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Tah from Burma raised $1,500 to treat his fractured arm.

Tah
100%
  • $1,500 raised, $0 to go
$1,500
raised
$0
to go
Fully funded
Tah's treatment was fully funded on July 6, 2016.
August 22, 2016

Tah did not receive treatment as planned.

When Tah arrived at hospital on his appointment date, his doctor performed an x-ray and found out that the broken bone was healing on its own. The doctor let him go home and scheduled a follow-up x-ray to monitor the progress, to determine whether surgery would still be necessary. Unfortunately, Tah did not return for his follow-up x-ray. We have tried several times to contact his family but have not been successful. Should Tah return for treatment, he will be re-eligible for Watsi funding.

When Tah arrived at hospital on his appointment date, his doctor performed an x-ray and found out that the broken bone was healing on its ow...

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June 2, 2016

Tah is a ten-year old boy who lives with his parents and three siblings in Burma. Tah’s family has lived in Burma for their whole lives, living on a small farm where they grow food for their own consumption. His father, U Kyaw Poe, is the only member of the family who earns an income and works as works as an agricultural day labourer.

Of his three siblings, Tah is the only one who attends school. He is currently enrolled in third grade, and enjoys his studies very much. His siblings do not attend school, but rather help their mother with farm work and occasionally accompany their father to his job as an agricultural day labourer.

On May 18th, Tah was riding in the back of a vehicle transporting a large water jug through his village when the vehicle hit a bump and Tah tumbled out onto the road. The heavy jug of water that had been in the back of the truck also fell out, landing on top of him. He sustained a serious shoulder injury as a result of the incident, and when the pain did not subside in a matter of days his father decided to travel to Mae Tao Clinic (MTC) to seek medical treatment.

Tah and his father had to walk a few hours out of their village in order to catch a car that would take them to Mae Sot. The journey by car then took between 3 and 4 hours, When they arrived at MTC, clinic staff performed an x-ray of Tah’s shoulder, which revealed that it had been broken in two places. The trauma unit at MTC then referred Tah to Burma Children Medical Fund (BCMF) in order to receive support for the reparative surgery he will need.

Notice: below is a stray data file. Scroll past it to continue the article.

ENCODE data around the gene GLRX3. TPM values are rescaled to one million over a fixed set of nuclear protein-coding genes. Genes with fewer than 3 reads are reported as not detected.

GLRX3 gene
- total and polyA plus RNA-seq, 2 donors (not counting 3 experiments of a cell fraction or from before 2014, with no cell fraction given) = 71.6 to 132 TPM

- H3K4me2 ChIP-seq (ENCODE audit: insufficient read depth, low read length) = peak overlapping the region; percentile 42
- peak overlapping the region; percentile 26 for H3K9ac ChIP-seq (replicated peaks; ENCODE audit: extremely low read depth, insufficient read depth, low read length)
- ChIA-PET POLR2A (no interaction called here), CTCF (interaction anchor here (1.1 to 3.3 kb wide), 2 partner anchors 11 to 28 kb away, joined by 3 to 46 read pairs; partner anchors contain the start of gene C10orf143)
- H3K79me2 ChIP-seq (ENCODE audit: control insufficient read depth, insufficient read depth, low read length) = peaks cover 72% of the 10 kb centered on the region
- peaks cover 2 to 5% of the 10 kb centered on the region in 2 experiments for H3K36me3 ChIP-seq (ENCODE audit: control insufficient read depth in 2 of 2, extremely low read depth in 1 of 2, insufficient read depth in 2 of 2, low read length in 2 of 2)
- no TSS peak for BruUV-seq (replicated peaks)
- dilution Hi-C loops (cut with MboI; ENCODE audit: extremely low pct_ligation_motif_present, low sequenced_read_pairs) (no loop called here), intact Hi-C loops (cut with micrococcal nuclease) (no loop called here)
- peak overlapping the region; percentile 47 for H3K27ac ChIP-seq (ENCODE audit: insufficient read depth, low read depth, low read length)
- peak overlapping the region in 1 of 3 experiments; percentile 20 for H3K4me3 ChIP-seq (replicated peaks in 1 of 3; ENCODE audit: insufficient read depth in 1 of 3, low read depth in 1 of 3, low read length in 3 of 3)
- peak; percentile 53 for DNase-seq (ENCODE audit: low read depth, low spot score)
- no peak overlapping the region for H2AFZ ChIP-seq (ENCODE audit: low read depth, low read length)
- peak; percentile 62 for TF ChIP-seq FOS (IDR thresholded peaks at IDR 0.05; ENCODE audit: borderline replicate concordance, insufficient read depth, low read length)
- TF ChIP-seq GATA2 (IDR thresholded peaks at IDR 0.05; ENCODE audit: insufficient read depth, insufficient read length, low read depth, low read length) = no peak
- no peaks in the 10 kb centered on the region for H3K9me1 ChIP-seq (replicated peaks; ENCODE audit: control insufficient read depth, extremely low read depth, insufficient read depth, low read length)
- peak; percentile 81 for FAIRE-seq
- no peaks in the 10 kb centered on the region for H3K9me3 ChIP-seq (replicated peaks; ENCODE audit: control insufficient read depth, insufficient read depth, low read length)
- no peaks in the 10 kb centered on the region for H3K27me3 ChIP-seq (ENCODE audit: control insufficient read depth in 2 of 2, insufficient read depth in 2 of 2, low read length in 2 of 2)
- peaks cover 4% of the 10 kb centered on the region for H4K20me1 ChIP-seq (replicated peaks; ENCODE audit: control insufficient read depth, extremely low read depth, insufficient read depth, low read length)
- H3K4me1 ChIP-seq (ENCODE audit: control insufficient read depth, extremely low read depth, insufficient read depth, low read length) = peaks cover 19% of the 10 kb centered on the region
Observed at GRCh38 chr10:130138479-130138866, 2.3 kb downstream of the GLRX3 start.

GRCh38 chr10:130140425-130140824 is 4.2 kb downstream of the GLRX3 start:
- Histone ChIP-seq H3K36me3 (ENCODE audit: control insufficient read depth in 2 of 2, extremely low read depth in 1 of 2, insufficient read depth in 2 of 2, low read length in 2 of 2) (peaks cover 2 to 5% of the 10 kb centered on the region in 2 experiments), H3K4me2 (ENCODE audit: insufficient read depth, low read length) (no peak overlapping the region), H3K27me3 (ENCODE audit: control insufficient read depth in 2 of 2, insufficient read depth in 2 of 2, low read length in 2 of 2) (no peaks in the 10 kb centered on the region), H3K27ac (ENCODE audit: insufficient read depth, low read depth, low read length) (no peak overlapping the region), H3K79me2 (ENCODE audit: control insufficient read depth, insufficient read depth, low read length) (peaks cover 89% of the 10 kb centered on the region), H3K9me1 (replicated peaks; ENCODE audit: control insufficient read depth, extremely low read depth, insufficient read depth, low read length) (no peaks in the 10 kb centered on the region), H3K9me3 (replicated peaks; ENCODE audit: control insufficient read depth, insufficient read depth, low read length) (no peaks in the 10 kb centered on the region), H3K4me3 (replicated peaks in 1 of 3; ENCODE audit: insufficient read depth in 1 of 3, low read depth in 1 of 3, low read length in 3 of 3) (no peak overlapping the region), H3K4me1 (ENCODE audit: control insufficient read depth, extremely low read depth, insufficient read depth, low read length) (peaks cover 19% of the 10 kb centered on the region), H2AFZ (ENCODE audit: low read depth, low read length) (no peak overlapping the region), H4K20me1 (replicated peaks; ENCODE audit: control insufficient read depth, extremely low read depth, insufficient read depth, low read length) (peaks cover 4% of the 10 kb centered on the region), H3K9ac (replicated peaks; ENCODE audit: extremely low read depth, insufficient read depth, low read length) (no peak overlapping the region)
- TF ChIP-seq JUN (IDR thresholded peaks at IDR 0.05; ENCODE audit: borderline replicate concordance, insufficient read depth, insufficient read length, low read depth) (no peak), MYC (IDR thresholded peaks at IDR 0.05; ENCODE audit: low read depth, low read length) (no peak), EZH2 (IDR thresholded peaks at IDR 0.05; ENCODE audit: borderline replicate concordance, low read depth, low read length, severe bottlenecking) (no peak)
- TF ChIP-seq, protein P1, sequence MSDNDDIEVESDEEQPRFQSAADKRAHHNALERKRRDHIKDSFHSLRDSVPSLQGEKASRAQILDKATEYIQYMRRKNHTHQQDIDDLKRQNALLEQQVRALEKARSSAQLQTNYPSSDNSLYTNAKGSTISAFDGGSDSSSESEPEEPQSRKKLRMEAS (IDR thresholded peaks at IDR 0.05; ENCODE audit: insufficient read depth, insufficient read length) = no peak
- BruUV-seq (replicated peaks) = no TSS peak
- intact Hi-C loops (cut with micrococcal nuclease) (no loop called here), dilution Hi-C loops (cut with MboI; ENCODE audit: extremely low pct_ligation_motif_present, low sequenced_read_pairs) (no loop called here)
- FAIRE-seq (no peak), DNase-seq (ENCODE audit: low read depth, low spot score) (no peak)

Currently, Tah is unable to move his injured arm whatsoever. He is in severe pain at all times, and has had to miss school in order to travel to MTC for treatment. Before his accident, Tah loved to play soccer with his friends and brothers, but he can no longer enjoy this pastime due to his injury.

His father wants him to be able to return to school and get a good education so that he can have a career more fulfilling than working as physical labourer.

“I want to feel better and return to school without pain,” Tah said.

Tah is a ten-year old boy who lives with his parents and three siblings in Burma. Tah’s family has lived in Burma for their whole lives, liv...

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Tah's Timeline

  • June 2, 2016
    PROFILE SUBMITTED

    Tah was submitted by Carolyn Grant at Burma Children Medical Fund.

  • June 4, 2016
    TREATMENT SCHEDULED

    Tah was scheduled to receive treatment at Maharaj Nakorn Chiang Mai Hospital in Thailand. Medical partners often provide care to patients accepted by Watsi before those patients are fully funded, operating under the guarantee that the cost of care will be paid for by donors.

  • July 1, 2016
    PROFILE PUBLISHED

    Tah's profile was published to start raising funds.

  • August 22, 2016
    FUNDING ENDED

    Tah is no longer raising funds.

  • August 22, 2016
    TREATMENT UPDATE

    Tah's treatment did not happen. Read the update.

Treatment
ORIF
  • Diagnosis
  • Procedure
  • Symptoms
  • Impact on patient's life
  • Cultural or regional significance

​What kinds of symptoms do patients experience before receiving treatment?

The patient has broken bones and experiences pain and swelling.

​What is the impact on patients’ lives of living with these conditions?

The patient will experience decreased mobility. He or she will not be able to do normal daily activities.

What cultural or regional factors affect the treatment of these conditions?

Many people in remote areas try to fix broken legs and arms by themselves. They also visit spiritual healers or traditional massagers. Sometimes, broken bones heal in incorrect positions.

  • Process
  • Impact on patient's life
  • Risks and side-effects
  • Accessibility
  • Alternatives

What does the treatment process look like?

After a series of x-rays, the doctor decides to perform fracture repair surgery.

What is the impact of this treatment on the patient’s life?

Healing takes time. When the bones have completely healed, patients will resume their normal activities without pain or swelling.

What potential side effects or risks come with this treatment?

Potential side effects include allergic response, infection, malignancy, and osteoporosis.

How accessible is treatment in the area? What is the typical journey like for a patient to receive care?

Many of our medical partner's patients live in remote areas. They cannot afford or access treatment because it is only available in large cities.

What are the alternatives to this treatment?

There are no alternatives. If the broken bones are not fixed, the patient will spend his or her life in pain. Decreased mobility will cause the patient to require help from others.

Meet another patient you can support

100% of your donation funds life-changing surgery.

Meet another patient you can support

100% of your donation funds life-changing surgery.